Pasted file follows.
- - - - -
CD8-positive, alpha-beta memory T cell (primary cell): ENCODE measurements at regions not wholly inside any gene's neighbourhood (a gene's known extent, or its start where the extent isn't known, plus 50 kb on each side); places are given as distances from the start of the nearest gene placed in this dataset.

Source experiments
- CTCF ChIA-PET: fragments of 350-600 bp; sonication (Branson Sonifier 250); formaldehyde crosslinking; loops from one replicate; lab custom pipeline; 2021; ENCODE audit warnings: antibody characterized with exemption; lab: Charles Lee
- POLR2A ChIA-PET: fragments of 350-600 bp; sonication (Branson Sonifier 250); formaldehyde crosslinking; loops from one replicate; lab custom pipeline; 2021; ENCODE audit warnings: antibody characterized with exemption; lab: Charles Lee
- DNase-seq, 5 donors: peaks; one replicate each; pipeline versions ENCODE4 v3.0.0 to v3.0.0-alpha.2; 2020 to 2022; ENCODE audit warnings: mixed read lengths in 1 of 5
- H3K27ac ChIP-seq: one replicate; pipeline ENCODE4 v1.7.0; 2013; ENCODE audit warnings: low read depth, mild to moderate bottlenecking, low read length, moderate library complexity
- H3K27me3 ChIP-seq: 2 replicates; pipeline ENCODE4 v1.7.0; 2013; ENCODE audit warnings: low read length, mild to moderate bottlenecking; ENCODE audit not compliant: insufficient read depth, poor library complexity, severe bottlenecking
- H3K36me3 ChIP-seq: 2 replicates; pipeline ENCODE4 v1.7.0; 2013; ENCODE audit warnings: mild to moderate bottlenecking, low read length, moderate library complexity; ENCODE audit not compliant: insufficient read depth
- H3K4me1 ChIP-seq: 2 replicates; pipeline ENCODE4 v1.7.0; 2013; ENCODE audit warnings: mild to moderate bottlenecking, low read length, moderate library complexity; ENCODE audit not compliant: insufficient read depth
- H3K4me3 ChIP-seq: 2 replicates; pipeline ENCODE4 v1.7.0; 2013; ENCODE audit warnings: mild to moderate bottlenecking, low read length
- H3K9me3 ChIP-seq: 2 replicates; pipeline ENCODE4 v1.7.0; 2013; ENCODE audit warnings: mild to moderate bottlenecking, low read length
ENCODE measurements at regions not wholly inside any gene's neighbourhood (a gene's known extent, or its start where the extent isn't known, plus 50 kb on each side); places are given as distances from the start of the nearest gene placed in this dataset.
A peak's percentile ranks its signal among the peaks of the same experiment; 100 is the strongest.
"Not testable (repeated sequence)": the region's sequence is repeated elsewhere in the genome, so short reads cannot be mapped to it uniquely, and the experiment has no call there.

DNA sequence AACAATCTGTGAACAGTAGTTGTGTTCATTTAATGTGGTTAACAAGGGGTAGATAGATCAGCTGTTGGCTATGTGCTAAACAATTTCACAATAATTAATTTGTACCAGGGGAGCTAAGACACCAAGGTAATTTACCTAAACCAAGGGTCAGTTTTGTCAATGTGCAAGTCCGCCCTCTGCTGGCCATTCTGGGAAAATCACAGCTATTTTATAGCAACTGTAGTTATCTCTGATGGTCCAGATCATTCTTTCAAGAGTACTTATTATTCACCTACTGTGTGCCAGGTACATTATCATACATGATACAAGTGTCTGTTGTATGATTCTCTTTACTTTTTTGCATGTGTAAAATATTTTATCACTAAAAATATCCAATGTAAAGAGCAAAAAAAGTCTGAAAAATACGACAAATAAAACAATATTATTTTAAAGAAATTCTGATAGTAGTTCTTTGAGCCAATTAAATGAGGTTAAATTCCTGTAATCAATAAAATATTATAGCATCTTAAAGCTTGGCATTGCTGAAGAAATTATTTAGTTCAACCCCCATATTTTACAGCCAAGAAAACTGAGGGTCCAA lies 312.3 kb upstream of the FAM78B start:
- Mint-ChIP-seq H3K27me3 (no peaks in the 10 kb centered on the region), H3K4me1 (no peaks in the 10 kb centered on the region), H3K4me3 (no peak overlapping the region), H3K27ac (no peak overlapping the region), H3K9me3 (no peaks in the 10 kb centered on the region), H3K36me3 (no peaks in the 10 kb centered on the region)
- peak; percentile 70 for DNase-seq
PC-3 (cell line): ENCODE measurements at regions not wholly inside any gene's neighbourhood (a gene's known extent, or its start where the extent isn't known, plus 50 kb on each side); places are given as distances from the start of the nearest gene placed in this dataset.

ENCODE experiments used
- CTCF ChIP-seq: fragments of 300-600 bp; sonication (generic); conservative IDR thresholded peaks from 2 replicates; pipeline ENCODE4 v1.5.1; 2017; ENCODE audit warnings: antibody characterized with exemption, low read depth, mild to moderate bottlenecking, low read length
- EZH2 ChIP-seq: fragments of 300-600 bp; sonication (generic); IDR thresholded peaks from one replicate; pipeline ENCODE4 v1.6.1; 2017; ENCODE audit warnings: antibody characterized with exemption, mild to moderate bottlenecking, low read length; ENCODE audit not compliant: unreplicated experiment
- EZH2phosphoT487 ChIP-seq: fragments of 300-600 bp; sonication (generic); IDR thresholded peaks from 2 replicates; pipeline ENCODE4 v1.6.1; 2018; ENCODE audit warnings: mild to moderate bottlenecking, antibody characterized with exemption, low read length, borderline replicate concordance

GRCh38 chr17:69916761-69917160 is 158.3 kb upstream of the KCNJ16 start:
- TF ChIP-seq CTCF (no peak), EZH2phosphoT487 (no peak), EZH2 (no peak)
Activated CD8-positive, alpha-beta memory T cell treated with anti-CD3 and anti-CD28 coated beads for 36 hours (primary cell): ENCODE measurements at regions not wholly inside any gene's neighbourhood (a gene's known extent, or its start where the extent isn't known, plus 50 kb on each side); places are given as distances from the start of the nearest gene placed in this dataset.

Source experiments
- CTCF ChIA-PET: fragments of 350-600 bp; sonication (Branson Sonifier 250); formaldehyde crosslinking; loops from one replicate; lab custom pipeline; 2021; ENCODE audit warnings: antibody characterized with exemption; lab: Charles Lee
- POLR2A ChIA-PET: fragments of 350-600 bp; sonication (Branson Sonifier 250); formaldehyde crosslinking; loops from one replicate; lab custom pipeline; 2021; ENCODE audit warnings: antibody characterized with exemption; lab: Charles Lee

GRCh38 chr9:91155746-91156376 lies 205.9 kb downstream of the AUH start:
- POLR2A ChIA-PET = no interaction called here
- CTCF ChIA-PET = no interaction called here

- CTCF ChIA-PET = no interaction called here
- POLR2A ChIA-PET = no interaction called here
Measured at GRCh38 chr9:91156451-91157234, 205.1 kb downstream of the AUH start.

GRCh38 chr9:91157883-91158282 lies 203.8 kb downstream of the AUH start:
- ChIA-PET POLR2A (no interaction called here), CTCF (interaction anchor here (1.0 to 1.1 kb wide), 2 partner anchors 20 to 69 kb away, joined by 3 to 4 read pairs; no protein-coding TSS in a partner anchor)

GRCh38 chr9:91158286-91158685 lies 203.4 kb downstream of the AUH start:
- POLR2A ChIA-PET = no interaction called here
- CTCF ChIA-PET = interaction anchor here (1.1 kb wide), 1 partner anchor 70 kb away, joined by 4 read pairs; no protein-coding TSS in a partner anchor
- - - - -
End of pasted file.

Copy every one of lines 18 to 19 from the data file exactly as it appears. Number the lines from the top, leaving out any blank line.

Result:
PC-3 (cell line): ENCODE measurements at regions not wholly inside any gene's neighbourhood (a gene's known extent, or its start where the extent isn't known, plus 50 kb on each side); places are given as distances from the start of the nearest gene placed in this dataset.

ENCODE experiments used